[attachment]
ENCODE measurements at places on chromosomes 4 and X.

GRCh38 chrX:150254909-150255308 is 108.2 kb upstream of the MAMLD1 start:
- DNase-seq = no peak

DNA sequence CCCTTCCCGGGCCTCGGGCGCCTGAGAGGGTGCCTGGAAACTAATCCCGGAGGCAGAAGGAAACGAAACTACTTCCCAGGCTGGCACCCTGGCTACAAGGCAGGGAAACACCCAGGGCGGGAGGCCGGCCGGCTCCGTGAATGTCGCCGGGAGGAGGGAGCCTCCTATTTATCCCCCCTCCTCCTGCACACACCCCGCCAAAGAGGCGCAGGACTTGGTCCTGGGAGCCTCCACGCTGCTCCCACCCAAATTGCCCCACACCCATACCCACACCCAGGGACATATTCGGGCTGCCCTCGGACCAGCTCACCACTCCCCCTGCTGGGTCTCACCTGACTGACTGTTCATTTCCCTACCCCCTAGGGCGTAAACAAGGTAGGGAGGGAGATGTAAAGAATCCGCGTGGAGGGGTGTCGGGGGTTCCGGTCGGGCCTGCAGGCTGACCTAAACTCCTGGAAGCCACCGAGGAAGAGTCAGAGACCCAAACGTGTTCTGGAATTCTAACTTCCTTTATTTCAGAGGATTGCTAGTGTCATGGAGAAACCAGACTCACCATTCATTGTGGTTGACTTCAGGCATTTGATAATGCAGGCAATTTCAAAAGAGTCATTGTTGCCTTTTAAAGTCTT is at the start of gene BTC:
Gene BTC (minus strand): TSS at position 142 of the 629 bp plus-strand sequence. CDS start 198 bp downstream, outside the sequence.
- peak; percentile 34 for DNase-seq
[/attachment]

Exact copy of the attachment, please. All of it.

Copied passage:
ENCODE measurements at places on chromosomes 4 and X.

GRCh38 chrX:150254909-150255308 is 108.2 kb upstream of the MAMLD1 start:
- DNase-seq = no peak

DNA sequence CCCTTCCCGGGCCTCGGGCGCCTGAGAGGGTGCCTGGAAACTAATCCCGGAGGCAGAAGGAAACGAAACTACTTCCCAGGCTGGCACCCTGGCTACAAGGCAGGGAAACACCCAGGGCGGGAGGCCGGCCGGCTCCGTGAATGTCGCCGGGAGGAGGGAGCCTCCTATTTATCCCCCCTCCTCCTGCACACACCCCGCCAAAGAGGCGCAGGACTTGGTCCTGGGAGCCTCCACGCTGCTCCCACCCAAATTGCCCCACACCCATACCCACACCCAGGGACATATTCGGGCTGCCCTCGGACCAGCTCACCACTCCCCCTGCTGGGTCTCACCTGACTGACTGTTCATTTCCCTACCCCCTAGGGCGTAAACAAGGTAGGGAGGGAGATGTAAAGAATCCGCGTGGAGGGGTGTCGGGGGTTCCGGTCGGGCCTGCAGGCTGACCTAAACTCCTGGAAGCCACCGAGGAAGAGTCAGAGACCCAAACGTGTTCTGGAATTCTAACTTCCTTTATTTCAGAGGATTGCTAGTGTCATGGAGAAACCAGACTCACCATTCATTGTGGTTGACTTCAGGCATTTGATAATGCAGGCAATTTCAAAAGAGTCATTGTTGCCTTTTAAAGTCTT is at the start of gene BTC:
Gene BTC (minus strand): TSS at position 142 of the 629 bp plus-strand sequence. CDS start 198 bp downstream, outside the sequence.
- peak; percentile 34 for DNase-seq